I blind-stitched the cord down covering the seams of the pouch. There was one smaller loop going around the pouch opening (where the inner and outer pieces were joined together), and a bigger one going around the outside seams. 

The outer loop started in the middle of the bottom of the pouch, and was extended at the top to create a "V" that can be used to hang the purse from my belt. A third loop was used as the drawstring. I used some silver beads I found to create a cinch on the purse string and to tip the laces, then created some tassels to finish off the laces.



A couple more tassels for good measure, and the purse was finally done! 


I'm very happy with the final result, and plan to present it at a panel for The Keepers of Athena's Thimble for competence in metal thread embroidery at Birka next month.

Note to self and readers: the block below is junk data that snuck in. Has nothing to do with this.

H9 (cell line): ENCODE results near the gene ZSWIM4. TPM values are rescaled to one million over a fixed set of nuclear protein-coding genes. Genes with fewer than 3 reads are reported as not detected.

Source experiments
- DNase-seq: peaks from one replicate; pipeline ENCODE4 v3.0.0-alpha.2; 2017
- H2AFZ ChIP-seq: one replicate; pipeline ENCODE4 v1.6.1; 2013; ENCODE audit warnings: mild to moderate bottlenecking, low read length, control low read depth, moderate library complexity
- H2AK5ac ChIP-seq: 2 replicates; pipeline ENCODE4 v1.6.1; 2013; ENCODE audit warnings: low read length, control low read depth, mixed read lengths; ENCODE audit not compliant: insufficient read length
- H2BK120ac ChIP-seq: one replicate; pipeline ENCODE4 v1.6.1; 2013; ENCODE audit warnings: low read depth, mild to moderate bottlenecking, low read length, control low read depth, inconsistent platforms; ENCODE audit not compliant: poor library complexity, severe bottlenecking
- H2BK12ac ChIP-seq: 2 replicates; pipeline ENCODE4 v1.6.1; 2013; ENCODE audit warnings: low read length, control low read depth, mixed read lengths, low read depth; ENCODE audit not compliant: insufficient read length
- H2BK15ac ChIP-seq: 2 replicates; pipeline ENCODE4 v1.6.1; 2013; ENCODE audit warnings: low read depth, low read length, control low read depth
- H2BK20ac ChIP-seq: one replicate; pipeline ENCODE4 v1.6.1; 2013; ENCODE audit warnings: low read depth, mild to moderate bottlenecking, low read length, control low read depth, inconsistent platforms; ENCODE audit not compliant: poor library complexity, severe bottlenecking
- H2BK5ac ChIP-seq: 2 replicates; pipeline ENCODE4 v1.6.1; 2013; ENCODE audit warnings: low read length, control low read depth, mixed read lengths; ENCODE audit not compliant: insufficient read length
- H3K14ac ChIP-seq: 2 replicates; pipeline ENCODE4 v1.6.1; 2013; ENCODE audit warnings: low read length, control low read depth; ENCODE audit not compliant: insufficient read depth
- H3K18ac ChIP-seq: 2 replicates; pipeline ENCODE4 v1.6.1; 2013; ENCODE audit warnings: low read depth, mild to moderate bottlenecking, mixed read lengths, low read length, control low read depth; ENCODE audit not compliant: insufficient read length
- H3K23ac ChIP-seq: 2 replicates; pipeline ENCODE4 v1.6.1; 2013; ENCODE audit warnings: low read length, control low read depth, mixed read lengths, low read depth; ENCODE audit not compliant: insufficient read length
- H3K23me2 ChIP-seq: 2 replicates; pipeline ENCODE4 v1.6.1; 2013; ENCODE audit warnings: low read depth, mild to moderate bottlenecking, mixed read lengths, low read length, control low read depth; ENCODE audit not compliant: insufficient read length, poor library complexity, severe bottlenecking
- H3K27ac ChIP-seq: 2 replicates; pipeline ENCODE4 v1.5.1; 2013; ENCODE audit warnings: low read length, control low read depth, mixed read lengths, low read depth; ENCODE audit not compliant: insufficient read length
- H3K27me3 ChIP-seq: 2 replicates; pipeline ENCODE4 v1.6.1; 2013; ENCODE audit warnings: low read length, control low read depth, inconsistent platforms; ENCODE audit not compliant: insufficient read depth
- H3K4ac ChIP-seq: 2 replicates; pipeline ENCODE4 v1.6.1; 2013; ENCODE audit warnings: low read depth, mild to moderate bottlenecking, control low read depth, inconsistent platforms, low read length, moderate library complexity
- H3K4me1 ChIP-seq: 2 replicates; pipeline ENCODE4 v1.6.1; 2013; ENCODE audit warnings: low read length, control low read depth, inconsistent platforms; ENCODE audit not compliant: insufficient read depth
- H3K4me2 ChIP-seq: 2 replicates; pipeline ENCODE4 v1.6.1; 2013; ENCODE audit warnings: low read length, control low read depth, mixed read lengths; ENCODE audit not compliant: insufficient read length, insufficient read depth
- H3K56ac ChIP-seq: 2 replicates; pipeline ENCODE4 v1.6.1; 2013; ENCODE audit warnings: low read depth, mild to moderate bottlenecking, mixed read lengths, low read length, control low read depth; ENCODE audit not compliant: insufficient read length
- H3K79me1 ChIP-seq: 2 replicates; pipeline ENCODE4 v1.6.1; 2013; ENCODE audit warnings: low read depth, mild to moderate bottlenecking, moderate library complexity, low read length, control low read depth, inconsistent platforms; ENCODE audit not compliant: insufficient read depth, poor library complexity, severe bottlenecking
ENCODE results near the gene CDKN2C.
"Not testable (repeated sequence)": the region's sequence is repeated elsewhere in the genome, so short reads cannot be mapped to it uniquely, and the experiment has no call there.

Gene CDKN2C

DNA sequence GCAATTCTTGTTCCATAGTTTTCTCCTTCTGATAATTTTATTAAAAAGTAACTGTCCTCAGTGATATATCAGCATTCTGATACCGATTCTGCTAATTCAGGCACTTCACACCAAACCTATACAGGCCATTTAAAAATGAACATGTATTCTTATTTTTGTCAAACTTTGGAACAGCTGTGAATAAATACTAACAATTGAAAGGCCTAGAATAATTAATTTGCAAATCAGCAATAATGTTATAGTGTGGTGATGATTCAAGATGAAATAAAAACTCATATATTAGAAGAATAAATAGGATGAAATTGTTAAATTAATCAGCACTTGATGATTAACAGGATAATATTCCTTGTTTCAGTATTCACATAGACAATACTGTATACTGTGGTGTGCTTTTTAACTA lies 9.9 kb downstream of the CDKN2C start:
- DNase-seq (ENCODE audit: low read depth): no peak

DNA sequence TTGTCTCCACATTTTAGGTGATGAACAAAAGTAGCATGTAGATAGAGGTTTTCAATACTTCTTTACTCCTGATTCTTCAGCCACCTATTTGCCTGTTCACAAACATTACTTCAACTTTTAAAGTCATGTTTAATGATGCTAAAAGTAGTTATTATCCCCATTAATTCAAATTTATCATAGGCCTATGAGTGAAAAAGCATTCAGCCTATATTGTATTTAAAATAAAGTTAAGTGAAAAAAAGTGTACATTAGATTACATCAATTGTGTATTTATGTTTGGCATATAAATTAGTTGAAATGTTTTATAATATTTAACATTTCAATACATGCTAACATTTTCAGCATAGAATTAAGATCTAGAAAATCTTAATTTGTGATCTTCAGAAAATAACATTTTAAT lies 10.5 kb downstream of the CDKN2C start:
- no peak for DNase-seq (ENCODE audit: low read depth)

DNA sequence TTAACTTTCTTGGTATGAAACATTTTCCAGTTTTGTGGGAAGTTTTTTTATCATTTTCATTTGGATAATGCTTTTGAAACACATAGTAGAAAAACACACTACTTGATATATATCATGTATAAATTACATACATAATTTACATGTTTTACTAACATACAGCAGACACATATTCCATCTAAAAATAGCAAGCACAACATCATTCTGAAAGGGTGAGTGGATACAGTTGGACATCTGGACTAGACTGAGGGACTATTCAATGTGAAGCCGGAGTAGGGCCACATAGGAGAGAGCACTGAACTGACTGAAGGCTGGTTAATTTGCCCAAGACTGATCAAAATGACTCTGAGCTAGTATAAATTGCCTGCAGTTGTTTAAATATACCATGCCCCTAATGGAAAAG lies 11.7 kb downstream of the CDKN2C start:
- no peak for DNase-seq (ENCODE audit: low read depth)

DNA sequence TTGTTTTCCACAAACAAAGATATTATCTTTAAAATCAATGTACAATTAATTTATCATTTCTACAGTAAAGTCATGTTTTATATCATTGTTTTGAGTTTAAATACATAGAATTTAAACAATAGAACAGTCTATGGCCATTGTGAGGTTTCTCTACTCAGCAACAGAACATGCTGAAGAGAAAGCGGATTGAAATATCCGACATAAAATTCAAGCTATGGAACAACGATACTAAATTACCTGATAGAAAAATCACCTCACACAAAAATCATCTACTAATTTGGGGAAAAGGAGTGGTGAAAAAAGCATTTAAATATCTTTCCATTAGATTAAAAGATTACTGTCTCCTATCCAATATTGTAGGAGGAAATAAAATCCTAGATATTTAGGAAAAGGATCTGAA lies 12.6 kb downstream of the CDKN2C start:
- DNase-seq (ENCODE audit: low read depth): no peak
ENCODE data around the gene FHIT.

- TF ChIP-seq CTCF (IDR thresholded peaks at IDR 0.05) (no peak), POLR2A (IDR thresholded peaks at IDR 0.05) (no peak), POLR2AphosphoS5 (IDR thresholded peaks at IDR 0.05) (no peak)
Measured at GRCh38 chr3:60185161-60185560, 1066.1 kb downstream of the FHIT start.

Tuesday, December 25, 2018

Or Nue Heraldic Bee, part III

As described in the last two installments on this project (see part I and part II), I had created an Or nue depiction of my arms, and decided to mount it to some very nice maroon wool I had to make a pouch. Now that the goldwork was done, it was time to affix it to the wool and complete the pearling and goldwork around the outside of the Or nue.

My first step was to mount one side of the wool outer pouch material to my slate frame. I read a few articles online with some suggestions on how to do this:
The last one in particular had a great suggestion about using pins along the hem of your fabric to help distribute/support the tension on the fabric across the width of the piece. I ended up using this idea. I first attached a linen strip to each of the two end pieces, and then affixed the embroidery fabric to the linen strips using a herringbone stitch.